Women were forced out of the workforce in droves throughout the COVID-19 pandemic. Some of them turned to Airbnb as a result.
Last year, about 20% more women joined the platform than men, according to company data. Now, 56% of Airbnb’s global hosts identify as women, and 59% of hosts in the United States are women, the data show. New women hosts made more than $1.1 billion last year, including $550 million in the United States.
Airbnb has always done fairly well bringing in and retaining women hosts. The percentage of global hosts who identify as women has always hovered around 55% over the past several years. Nearly 60% of Superhosts are women as well.
Catherine Powell, Airbnb’s global head of hosting, said the increase in women is due to COVID.
“The pandemic has disproportionately impacted women,” Powell told Protocol, pointing to industries like hospitality, which is dominated by women and was hard-hit by the pandemic. “Hosting has been appealing to women, it has been an important source of income.”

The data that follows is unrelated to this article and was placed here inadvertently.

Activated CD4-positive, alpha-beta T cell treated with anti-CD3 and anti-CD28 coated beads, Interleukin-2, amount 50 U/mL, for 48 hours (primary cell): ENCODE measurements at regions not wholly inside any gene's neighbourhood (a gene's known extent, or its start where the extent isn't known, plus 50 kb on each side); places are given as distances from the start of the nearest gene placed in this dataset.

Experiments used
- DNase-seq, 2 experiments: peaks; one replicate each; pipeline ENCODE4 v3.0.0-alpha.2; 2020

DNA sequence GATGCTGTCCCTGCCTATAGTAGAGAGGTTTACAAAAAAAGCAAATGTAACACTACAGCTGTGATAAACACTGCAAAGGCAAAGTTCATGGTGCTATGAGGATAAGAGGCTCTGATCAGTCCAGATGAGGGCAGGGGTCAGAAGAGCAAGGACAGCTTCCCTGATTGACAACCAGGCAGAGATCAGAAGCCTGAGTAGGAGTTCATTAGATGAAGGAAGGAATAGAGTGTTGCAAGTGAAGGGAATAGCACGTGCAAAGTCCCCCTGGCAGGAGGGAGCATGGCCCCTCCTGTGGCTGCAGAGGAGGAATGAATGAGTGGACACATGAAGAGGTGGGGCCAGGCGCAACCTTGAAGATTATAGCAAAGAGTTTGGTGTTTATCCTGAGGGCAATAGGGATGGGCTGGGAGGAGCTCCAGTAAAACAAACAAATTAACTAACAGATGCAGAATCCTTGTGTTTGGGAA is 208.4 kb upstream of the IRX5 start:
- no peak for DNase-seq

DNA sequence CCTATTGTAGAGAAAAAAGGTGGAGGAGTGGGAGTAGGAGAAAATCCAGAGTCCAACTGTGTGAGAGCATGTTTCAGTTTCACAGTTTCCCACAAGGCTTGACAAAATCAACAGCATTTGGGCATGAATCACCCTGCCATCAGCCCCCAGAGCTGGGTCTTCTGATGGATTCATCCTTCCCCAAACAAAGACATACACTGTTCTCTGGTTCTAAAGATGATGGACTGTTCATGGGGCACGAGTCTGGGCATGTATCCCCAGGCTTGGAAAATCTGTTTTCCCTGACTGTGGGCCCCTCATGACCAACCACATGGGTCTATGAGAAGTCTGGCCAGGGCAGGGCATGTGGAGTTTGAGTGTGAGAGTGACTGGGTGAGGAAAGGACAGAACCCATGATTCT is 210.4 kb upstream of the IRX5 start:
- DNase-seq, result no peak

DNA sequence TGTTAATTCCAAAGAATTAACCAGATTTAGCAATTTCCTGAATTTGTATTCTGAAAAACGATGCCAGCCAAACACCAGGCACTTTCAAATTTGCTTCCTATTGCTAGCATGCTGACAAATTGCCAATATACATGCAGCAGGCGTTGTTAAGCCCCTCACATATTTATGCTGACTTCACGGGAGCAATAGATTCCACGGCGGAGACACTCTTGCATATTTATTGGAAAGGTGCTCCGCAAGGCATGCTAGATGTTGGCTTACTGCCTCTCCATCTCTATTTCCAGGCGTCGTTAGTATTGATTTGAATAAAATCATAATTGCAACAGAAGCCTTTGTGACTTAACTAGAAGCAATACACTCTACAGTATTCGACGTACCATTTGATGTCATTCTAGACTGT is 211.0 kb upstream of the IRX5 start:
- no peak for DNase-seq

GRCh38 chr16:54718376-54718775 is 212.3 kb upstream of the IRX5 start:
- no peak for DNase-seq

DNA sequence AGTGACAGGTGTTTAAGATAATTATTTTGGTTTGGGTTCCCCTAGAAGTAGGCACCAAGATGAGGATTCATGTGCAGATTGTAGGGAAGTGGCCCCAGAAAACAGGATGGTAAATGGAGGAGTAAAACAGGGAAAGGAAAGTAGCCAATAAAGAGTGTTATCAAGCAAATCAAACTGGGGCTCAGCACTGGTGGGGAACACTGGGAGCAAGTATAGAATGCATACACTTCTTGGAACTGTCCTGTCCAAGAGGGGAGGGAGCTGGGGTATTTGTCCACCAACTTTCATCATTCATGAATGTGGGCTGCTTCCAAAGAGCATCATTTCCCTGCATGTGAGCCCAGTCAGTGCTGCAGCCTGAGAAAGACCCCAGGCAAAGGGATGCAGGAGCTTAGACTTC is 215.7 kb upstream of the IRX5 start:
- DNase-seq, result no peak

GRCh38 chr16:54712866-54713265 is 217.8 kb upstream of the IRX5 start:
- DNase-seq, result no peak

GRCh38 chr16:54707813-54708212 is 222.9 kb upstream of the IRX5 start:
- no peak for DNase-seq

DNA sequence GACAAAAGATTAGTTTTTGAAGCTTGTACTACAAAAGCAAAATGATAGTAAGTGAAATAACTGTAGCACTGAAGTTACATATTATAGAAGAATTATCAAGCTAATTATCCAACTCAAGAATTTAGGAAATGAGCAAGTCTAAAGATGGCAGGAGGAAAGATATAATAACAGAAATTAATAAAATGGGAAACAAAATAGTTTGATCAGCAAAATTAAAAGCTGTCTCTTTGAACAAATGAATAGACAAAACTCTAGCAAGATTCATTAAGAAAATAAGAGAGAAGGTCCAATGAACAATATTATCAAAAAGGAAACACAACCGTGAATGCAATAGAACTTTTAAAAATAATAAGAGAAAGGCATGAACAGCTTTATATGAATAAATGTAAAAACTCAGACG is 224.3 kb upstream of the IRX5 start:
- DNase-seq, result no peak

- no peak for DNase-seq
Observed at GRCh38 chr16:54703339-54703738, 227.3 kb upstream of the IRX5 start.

Women considered downshifting or leaving the workforce more than men in 2020, according to data from McKinsey. Working mothers, women in senior management roles and Black women were affected the most. For example, the rate at which women with kids under 10 years old considered leaving was 10% higher than for men. And many women who considered leaving simply wanted more flexibility with their jobs.
“If you look at what hosting offers, it is incredibly flexible,” Powell added. “We have women on the platform who work full-time, who are able to host. We have women who are full-time parents or caregivers who are able to host.”
Women who left the workforce may have sought out alternative forms of revenue, one of which could have been Airbnb, said Angie Moody, the head of tax management platform Ruby Money. Moody, who has been an Airbnb host before, said women have more control over their income through Airbnb and can choose to work more or less during parts of the year depending on, say, their kids' school schedules. That's part of the reason there are more women on platforms like Shopify and Upwork: Some women prefer the flexibility of working their own hours.
"When you work for a company, you don’t really get to choose when to flex up or down, and all of these needs became foregrounded for women," Moody told Protocol. "They realized that they weren’t in control of their work schedule, so a lot of women are trying to take that control back and find new income streams."